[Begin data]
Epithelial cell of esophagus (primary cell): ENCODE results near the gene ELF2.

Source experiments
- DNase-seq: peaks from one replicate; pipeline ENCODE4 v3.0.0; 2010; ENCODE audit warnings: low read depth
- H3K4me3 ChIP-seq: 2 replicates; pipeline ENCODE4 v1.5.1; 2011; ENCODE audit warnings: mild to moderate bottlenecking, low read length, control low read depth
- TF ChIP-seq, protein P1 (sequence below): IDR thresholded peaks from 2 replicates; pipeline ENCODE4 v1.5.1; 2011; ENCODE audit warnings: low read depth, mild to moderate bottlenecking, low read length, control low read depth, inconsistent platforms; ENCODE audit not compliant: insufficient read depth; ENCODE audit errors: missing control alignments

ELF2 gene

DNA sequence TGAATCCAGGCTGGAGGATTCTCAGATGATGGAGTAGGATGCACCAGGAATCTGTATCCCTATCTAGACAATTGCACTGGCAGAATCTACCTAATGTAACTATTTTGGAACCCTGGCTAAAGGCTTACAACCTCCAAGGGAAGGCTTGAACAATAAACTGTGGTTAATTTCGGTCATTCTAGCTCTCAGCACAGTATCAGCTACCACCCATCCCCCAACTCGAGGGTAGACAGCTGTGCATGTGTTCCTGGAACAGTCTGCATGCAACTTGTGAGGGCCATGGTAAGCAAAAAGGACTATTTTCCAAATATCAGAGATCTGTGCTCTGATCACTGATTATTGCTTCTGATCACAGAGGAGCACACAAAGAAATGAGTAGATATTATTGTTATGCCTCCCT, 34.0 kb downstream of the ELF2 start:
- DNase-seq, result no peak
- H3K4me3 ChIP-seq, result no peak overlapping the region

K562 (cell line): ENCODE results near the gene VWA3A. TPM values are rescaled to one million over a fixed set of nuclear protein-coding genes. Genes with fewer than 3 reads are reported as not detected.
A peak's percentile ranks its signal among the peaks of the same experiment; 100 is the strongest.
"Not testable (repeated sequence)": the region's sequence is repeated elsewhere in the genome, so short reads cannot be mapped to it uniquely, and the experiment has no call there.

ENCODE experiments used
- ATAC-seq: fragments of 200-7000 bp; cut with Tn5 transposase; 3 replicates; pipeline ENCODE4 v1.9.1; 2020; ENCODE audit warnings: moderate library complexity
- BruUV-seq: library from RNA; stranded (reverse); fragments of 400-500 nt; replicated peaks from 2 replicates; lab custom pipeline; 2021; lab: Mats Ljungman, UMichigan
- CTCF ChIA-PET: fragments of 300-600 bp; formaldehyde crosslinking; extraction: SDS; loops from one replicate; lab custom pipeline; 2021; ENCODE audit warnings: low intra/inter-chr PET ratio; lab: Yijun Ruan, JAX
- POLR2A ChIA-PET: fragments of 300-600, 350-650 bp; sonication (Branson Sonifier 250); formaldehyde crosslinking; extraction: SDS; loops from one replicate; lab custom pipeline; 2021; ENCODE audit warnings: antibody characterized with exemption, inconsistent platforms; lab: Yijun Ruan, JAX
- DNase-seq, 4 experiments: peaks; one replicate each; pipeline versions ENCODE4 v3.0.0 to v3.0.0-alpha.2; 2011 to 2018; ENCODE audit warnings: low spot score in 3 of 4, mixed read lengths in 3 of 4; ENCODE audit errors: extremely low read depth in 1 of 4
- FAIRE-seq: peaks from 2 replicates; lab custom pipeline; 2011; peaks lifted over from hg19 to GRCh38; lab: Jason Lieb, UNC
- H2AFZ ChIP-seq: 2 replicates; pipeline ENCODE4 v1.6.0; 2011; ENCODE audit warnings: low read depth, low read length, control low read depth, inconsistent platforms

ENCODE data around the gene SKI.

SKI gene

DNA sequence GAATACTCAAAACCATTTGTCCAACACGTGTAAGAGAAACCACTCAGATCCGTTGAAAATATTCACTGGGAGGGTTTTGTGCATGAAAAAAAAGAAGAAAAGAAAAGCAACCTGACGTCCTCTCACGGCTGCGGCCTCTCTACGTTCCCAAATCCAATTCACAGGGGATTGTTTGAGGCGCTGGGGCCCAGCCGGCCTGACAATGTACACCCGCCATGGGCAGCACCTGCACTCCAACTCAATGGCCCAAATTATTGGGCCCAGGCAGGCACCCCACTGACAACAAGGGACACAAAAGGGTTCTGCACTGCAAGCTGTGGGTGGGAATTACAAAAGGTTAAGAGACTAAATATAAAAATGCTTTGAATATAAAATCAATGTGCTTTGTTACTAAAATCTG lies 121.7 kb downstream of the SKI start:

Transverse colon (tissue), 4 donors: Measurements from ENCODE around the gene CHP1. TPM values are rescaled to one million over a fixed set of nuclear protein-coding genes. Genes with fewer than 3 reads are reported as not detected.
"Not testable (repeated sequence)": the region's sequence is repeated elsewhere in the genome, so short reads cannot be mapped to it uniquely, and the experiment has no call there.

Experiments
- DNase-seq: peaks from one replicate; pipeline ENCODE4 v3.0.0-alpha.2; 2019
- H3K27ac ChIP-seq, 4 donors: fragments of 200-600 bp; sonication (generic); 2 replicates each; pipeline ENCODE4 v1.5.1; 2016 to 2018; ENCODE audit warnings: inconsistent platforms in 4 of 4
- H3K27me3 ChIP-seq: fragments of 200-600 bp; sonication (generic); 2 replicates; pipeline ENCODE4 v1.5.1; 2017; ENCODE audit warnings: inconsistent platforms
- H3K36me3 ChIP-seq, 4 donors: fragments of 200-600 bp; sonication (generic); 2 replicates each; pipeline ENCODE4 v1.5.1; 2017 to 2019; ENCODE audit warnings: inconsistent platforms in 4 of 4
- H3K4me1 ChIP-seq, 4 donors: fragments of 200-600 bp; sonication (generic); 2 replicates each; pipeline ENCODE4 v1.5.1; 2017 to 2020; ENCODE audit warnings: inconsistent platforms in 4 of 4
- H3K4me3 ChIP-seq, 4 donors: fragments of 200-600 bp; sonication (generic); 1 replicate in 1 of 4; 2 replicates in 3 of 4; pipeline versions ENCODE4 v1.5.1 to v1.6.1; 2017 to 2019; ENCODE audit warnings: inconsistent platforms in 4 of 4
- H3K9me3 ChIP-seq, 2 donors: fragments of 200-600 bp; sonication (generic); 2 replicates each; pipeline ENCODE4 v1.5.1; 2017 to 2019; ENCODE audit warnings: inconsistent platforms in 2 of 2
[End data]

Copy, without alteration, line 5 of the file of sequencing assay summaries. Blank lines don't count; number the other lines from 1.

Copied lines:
- TF ChIP-seq, protein P1 (sequence below): IDR thresholded peaks from 2 replicates; pipeline ENCODE4 v1.5.1; 2011; ENCODE audit warnings: low read depth, mild to moderate bottlenecking, low read length, control low read depth, inconsistent platforms; ENCODE audit not compliant: insufficient read depth; ENCODE audit errors: missing control alignments